State environmental regulators gave TXU Corp. the go-ahead Wednesday to build a new coal-fired power plant in Central Texas, overruling two arbitrators who questioned the utility’s claim that the plant won’t make local pollution worse.

Opponents said they would appeal, but if TXU prevails it could salvage at least a portion of its one-time plan to build a fleet of new coal-fired plants.

The Texas Commission on Environmental Quality voted 2-1 to approve an air permit for the two-unit plant in Robertson County, about 100 miles northeast of Austin.

The vote came after a four-hour hearing in the commission’s Austin chambers, which were packed to overflowing with Robertson County residents who favor the plant and its jobs, and environmentalists who fear it will foul Austin’s skies and pump 1,440 pounds of mercury into the air each year.

Two administrative law judges recommended last year that the air permit be denied, saying TXU failed to prove it could meet emissions limits. Much of the concern hinged on the proposed fuel - Texas lignite, a particularly dirty form of coal that comes from three nearby mines owned by TXU.

One of the judges, Thomas Walston, said TXU planned to use technology that hasn’t been used to clean emissions from lignite plants. In a memo, even a TXU expert wrote that ash from the lignite might clog filters.

Commission Chairwoman Kathleen Hartnett White said the judges had set too strict a standard for unproven methods of controlling emissions. She said TXU only needed to show “a reasonable expectation that the technology will work.”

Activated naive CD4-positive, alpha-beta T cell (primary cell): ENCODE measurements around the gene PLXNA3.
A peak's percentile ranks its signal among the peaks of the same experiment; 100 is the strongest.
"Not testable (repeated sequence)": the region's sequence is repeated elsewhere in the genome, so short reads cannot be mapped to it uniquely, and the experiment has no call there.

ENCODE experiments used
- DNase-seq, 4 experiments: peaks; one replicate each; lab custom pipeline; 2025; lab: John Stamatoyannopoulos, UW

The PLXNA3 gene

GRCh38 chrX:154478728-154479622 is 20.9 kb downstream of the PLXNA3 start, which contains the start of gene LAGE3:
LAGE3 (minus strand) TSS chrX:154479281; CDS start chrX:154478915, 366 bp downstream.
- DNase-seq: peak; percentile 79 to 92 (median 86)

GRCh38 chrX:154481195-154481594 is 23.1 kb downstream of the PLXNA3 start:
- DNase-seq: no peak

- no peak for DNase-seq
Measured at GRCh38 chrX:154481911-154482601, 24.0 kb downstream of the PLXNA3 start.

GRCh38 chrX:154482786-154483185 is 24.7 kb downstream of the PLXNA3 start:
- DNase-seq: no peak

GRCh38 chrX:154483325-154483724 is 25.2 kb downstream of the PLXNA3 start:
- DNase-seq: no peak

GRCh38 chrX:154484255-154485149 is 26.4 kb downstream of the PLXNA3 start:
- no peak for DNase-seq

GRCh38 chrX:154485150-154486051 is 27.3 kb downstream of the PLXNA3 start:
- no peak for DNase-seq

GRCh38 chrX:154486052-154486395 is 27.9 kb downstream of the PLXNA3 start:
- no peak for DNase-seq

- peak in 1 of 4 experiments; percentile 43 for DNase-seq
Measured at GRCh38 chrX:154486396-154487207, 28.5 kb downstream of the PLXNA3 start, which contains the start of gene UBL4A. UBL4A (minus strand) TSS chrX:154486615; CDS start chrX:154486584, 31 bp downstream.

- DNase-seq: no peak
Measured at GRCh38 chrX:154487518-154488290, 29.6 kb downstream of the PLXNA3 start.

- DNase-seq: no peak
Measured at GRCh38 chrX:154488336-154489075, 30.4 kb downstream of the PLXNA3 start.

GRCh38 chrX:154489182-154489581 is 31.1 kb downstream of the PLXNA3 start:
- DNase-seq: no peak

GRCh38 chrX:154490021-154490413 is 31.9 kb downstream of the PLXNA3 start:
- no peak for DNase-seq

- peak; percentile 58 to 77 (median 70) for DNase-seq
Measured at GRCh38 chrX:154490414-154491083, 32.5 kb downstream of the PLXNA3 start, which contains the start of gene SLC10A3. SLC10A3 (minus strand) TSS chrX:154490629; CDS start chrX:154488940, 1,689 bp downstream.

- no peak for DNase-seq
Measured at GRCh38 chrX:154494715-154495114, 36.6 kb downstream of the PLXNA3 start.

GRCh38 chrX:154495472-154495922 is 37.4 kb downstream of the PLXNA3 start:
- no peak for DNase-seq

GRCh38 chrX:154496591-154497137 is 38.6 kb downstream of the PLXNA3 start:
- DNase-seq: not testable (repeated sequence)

TXU says the plant, and another proposed near Bryan, are needed to meet future energy demand. White said the Oak Grove plant was “tremendous news for the Texas public” and won’t hurt air quality.

But Commissioner Larry Soward said the agency was running roughshod over the decision of two administrative law judges who examined evidence and testimony in the case.

“I’m not sure why we send any of these to a hearing,” Soward complained, adding that once agency staffers favor an applicant like TXU, “the show is over and the monkey is dead.”

The deciding vote was cast by H.S. Buddy Garcia, a former aide to Gov. Rick Perry whom Perry appointed to the commission in January. Without Garcia, the permit would have been rejected on a 1-1 tie.

TXU had planned to build 11 new coal-fired units, but it dropped eight when investors announced a $32 billion buyout of the Dallas-based utility. TXU and the buyers said this week they would equip current coal plants with new emission-control technology.

Both steps were designed to ease environmental opposition to the takeover of TXU by private interests, and they have worked - to a degree; they didn’t stop opposition to Oak Grove.

State Rep. Valinda Bolton, D-Austin, said emissions from Oak Grove would lead to more high-ozone days in which children are urged to stay indoors.

“How do (parents) tell their children that monetary gain trumps health?” she said.

But Robertson County Judge Jan Anderson Roe said opponents of the plant were guilty of “politically motivated environmental hysteria.” She said local officials had met with state regulators, who answered all their questions about pollution side effects.

“Our fears have been assuaged with facts,” Roe said. When she sat down, long-silent supporters of the plant erupted in applause.

After the vote, environmentalists said they would ask for a rehearing - a necessary step before filing a lawsuit against the commission in state or federal court.